After three years, I finally encountered my first example of high country road rage. So sad… But I also encountered several groups of great people all associated with the FJ Summit (more later).
Yesterday (Friday) found me way in the high country, going up Ouray County Road 18, stopping at Engineer Pass and Animas Forks, Picayune Gulch and Placer Gulch, California Pass, Hurricane Pass, and Corkscrew Pass. I also took in several side roads and will post on those separately.
But…let’s review the rules: Many, many people love visiting the high country in the summertime, and the end of July/beginning of August is high season. The roads are rough and in many places very narrow. The vehicle going uphill has the right of way (because it’s safer to back up a hill than to back down a hill). But…and the authorities emphasize this, use common sense! The roads are shared by Jeeps/Jeep-equivalents, ATVs, UTVs (like an ATV but with side-by-side seating–becoming popular), and motorcycles. In general, a motorcycle must travel faster (8 to 10 mph minimum) to stay upright. But a Jeep often can do no more than 3 mph. So…if there’s someone behind you, let them by at the first safe opportunity. I’ve never had a problem with this—usually drivers will see my headlights in their rear-view mirror and let me by. If not, a quick beep gets their attention. Also, ATVs are often faster than Jeeps, but not as fast as motorcycles. (Note that the term “fast” is relative—much of the high country is first-gear terrain on a dirt bike like mine.)
The Good: The FJ Summit
Before we get to the bad and the ugly, let’s talk about the good: The FJ Summit Folks. This is an annual gathering in Ouray of those who have Toyota FJ vehicles (sort of an oversize Jeep). They come here by the hundreds. They’ve worked closely with the Forest Service to plan how many vehicles go where and when. As I was going up Ouray CR 18, thinking I’d be alone, I encountered a long line of these FJs in front of me. The trailing vehicle saw me. Soon they all pulled over to let me by, or let me by one-by-one without delay. And, when I was atop Engineer Pass, one of their members took my picture—I reciprocated by taking a picture of their group. I found out later they all have CB radios and strict instructions regarding high country etiquette, and they stick by these! I ran into a Forest Ranger toward the end of my ride and he commented how well they’ve worked with the Forest Service. I was so impressed with this group that I stopped by their headquarters on the way home and thanked them. I also promised I’d put a link to their organization on my site. Here it is: www.fjsummit.org (and it’s on my links page too).
The bad: ATVs on US Hwy 550
There is nowhere around here, except for an extremely short section in Silverton, that ATVs are allowed on paved roads. Any paved roads. So imagine my surprise to be traveling down US Hwy 550 (a federal highway, mind you), and finding several ATVs working their way down from (presumably) Corkscrew Pass to (presumably) Engineer Pass Road. ATVs, as fast as they are, are way too slow to be on a highway. Plus, the owner’s manual will tell you that it’s not safe to drive on pavement. And they’re not that big and can easily be overlooked. I drove up next to one and told them that what they were doing wasn’t permitted, but one driver just shrugged and drove on. If the Sheriff or the State Police saw them, they’d be pulled over, ticketed, and their ATVs towed away. Why risk it? It’s not safe and no one should ever plan a loop that involves highway travel for a non-street-legal vehicle.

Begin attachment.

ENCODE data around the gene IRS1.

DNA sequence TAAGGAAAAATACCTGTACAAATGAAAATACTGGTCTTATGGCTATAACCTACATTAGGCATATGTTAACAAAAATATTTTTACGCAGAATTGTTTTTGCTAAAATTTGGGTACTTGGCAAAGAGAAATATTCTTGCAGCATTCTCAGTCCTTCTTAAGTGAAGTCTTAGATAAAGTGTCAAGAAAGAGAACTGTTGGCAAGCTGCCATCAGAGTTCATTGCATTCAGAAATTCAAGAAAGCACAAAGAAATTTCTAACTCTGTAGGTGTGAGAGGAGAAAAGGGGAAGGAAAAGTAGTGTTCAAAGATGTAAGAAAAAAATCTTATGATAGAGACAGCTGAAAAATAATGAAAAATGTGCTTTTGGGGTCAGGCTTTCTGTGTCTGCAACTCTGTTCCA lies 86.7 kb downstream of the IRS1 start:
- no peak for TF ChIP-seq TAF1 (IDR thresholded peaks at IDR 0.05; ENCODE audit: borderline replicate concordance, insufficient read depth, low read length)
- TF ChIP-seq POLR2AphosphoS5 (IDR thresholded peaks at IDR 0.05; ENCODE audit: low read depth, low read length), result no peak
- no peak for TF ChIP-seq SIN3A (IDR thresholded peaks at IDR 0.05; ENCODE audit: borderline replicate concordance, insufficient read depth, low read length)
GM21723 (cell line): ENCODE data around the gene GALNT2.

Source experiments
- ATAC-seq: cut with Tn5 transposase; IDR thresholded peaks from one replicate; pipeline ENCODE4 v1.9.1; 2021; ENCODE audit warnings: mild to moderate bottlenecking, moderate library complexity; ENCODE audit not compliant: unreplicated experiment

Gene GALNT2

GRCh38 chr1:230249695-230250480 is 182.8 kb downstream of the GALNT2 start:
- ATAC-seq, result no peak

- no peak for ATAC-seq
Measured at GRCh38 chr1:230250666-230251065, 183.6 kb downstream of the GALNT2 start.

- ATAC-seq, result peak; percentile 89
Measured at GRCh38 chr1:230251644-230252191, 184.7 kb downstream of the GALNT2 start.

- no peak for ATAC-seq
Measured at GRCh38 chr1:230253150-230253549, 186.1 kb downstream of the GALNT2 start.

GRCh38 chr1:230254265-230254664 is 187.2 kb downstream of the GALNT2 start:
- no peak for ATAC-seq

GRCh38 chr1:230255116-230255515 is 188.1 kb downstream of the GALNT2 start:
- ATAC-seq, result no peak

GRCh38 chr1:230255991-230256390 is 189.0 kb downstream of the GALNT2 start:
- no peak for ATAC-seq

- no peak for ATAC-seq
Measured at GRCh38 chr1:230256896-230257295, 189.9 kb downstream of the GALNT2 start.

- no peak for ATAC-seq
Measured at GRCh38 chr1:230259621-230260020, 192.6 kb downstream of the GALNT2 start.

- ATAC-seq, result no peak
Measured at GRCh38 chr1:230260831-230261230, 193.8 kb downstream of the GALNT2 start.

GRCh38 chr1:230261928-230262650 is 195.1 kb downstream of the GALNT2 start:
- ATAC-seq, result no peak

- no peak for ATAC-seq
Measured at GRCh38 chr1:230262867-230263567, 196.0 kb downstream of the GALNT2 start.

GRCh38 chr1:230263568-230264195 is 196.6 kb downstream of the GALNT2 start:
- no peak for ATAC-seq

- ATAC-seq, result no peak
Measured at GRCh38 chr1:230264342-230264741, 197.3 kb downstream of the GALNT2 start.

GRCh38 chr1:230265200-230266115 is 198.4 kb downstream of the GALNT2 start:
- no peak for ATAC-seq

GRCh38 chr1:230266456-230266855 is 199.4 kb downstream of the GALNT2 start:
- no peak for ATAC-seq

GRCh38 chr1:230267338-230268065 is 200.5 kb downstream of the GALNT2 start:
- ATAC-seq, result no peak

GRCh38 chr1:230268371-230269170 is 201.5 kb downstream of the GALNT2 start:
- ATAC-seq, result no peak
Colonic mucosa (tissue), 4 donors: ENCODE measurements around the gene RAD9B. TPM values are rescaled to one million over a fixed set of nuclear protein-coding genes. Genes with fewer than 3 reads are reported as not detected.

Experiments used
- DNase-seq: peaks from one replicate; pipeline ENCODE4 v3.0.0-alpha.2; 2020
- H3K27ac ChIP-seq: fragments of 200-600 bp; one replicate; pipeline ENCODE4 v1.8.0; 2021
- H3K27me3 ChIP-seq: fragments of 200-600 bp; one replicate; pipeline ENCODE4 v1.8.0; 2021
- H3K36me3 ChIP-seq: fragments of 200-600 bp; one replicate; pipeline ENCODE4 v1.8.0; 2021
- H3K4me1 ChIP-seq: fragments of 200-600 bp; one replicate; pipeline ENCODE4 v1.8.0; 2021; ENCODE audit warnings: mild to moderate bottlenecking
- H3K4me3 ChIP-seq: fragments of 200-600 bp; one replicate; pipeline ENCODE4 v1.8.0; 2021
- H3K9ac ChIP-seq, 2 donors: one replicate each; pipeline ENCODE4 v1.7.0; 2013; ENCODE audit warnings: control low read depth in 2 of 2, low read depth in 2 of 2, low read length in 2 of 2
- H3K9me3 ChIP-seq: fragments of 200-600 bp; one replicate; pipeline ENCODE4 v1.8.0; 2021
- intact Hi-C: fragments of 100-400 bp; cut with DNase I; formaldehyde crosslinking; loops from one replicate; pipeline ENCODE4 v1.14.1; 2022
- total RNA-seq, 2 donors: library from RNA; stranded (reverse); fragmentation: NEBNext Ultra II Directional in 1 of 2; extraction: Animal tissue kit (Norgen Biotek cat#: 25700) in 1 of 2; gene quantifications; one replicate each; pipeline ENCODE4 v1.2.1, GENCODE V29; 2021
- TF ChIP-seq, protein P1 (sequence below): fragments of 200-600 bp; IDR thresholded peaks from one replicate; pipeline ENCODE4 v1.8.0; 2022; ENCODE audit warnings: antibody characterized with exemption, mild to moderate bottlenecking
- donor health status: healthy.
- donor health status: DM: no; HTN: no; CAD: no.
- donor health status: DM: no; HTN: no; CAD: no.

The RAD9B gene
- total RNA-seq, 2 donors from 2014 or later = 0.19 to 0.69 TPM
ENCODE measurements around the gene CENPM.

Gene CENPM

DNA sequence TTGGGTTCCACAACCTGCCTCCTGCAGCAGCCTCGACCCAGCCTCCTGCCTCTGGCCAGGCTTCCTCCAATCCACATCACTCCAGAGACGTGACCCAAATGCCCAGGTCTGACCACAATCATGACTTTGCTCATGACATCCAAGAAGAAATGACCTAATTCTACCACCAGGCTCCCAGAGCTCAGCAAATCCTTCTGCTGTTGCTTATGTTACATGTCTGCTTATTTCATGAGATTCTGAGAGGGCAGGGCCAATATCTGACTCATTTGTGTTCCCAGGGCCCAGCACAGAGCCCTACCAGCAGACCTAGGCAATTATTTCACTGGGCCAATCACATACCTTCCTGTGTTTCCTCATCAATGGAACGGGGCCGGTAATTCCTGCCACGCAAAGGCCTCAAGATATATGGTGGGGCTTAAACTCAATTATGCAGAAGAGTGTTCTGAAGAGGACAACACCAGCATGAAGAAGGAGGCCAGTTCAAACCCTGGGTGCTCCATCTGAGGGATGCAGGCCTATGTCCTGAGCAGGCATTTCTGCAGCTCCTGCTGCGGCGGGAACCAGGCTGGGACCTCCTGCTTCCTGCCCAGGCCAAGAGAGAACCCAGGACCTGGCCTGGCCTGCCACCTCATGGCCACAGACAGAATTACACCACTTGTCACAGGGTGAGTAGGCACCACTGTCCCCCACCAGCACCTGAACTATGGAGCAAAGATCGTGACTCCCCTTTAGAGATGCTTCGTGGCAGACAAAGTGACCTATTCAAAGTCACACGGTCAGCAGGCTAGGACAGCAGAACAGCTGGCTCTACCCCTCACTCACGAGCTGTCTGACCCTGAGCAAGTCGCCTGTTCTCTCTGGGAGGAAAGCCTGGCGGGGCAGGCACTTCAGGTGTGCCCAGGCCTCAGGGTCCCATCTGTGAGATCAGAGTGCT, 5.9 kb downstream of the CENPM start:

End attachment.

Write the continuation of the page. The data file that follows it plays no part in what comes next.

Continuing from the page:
The Ugly: Misguided Tour Guide out of Silverton
Well, here’s the ugly. I went up the road to Picayne Gulch. The road is initially quite steep. I found myself behind a light blue Suburban or similar that was a tour ride with a big 800 number on the back (I wish I’d taken a picture). The driver saw me soon enough, but made hand gestures that quite clearly indicated he wasn’t going to let me by. He was traveling way too slowly for me to follow, so I’d stop, then drive, then stop, then drive. Well, we finally came to a place where several vehicles were coming downhill. Common sense would say that this driver should have found a place to pull over and let all these vehicles by. But…no…he demanded the right of way. So in the general confusion as all these Jeeps (and FJs) tried to get out of the way, I slipped around the tour guide and headed up the hill. The tour guide was exceptionally unhappy about this. As I passed him (at about 1 mph) he shook his fist and swore at me. And all this in front of paying customers! (I point out that I never used my horn, nor did I make any gestures of my own. I just motored on by while everyone else was stopped.) I mentioned above that I talked with a Forest Ranger. He thought the guy was probably out of Silverton, as my description didn’t match anything out of Ouray. He said that some of these tour guides have been doing this for 25 years and think they own the road. We just shook our heads and bemoaned the guide’s lack of common sense. Oh well…one road rage incident in 2-1/2 years of riding the high country—not too bad really.
The contrast between the FJ crowd and the tour guide is completely black and white. Let’s you and I be like the FJ folks, okay?